I don’t get it. Response difficulties in answering political attitude statements in Voting Advice Applications.


  • Naomi Kamoen Utrecht University and Tilburg University
  • Bregje Holleman Utrecht University




voting advice applications, political attitudes, comprehension process, big data


Voting Advice Applications are online tools that provide users with a voting advice based on their answers to a set of political attitude questions. This study investigated to what extent VAA users understand the questions that lead to the voting advice, and what search and response behaviour they expose in case of comprehension difficulties. Two studies were conducted to investigate these issues: a cognitive interviewing study among 60 VAA users during the Dutch municipal elections in the city of Utrecht, and a statistical analysis of all answers provided by 357,858 users who accessed one of the 34 municipal VAAs during these same elections. Results of the two studies show a coherent picture: difficult concepts (e.g., tax names or municipal jargon), geographical locations (e.g., reference to a specific street), and vague quantifying terms (e.g., “more”) all complicate the question. In case of comprehension difficulties, Study 1 shows that VAA users make little effort to solve their problems, for example by looking up difficult terms on the Internet. Instead, they draw inferences about what the question might mean and proceed to answer nonetheless. These are often neutral or no opinion answers, which seems to suggest that the meanings of those options are confounded. In Study 2, however, we found that the choice for either a neutral or no opinion response is not accidental: semantic meaning problems often result in no opinion answers, whereas pragmatic problems are related to neutral responses. We discuss the implications of these findings for survey theory and practice.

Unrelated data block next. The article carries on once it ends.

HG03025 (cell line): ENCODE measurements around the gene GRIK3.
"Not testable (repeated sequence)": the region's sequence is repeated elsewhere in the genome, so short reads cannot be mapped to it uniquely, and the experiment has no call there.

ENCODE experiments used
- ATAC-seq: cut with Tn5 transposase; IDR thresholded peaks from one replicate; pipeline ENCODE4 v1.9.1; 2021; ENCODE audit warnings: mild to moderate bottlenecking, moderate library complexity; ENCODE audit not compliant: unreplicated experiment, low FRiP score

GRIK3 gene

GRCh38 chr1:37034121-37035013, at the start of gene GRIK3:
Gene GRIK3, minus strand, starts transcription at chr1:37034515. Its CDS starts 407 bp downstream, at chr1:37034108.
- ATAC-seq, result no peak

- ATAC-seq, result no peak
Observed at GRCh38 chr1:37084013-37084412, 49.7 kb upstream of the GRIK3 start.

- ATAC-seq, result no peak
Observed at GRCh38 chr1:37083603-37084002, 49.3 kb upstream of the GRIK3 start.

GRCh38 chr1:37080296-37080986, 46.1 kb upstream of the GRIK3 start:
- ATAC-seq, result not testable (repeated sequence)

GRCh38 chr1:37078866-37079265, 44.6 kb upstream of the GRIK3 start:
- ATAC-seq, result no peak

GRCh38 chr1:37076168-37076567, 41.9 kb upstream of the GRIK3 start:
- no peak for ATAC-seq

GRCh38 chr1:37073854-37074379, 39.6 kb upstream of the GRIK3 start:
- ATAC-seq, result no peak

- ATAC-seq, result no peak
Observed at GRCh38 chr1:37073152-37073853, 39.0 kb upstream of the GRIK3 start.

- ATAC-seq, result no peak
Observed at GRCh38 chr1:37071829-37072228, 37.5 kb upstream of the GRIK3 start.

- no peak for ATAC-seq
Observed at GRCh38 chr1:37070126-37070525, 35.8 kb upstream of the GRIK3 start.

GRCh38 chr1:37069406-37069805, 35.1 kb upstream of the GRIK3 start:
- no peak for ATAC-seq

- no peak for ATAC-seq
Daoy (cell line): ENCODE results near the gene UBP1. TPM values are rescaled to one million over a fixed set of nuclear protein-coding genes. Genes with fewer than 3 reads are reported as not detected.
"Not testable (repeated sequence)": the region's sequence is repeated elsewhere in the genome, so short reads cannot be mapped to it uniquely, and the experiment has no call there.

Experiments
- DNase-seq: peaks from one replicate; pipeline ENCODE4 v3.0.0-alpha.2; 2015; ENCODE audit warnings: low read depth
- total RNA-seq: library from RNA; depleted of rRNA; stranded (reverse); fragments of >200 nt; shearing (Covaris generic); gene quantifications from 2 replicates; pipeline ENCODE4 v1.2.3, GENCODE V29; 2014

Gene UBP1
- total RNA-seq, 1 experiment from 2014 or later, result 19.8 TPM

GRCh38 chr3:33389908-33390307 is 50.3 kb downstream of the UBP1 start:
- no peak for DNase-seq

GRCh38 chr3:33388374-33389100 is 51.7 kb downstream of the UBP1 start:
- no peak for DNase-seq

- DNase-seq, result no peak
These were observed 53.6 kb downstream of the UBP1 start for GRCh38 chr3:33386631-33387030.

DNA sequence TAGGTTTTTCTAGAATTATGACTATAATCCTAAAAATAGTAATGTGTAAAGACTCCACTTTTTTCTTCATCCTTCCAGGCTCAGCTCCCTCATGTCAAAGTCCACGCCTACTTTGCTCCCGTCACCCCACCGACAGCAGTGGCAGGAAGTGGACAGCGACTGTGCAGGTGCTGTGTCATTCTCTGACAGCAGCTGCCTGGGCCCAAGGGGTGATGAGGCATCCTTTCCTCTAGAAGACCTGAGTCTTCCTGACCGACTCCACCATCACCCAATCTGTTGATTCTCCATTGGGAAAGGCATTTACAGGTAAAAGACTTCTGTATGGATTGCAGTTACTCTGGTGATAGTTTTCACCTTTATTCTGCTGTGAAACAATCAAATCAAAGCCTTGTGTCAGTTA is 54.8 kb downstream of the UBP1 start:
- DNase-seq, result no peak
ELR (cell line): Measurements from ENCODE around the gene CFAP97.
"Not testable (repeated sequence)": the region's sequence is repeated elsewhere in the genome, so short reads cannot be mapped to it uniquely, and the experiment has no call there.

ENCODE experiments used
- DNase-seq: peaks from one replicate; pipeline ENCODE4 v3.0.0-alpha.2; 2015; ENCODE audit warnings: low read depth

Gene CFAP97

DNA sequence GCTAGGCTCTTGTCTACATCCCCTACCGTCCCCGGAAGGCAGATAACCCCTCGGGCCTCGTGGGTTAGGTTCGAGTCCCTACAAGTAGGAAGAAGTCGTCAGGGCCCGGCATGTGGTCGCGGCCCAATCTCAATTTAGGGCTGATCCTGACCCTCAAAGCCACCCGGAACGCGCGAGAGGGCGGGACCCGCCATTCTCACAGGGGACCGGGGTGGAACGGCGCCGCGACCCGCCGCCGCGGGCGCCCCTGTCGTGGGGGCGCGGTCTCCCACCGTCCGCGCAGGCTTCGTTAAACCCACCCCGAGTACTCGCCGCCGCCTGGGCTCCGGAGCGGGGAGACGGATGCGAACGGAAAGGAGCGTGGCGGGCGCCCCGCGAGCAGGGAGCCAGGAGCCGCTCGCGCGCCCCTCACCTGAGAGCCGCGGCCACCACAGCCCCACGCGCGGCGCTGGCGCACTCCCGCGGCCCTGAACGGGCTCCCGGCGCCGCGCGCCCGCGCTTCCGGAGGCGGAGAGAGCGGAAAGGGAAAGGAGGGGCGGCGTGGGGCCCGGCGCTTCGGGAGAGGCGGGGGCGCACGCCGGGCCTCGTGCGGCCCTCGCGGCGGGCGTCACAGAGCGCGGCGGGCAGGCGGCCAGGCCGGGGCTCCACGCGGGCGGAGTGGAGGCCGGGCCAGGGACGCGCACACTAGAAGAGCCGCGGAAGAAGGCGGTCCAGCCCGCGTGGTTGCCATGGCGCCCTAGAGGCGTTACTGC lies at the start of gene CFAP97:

How to Cite

Kamoen, N., & Holleman, B. (2017). I don’t get it. Response difficulties in answering political attitude statements in Voting Advice Applications. Survey Research Methods, 11(2), 125–140. https://doi.org/10.18148/srm/2017.v11i2.6728




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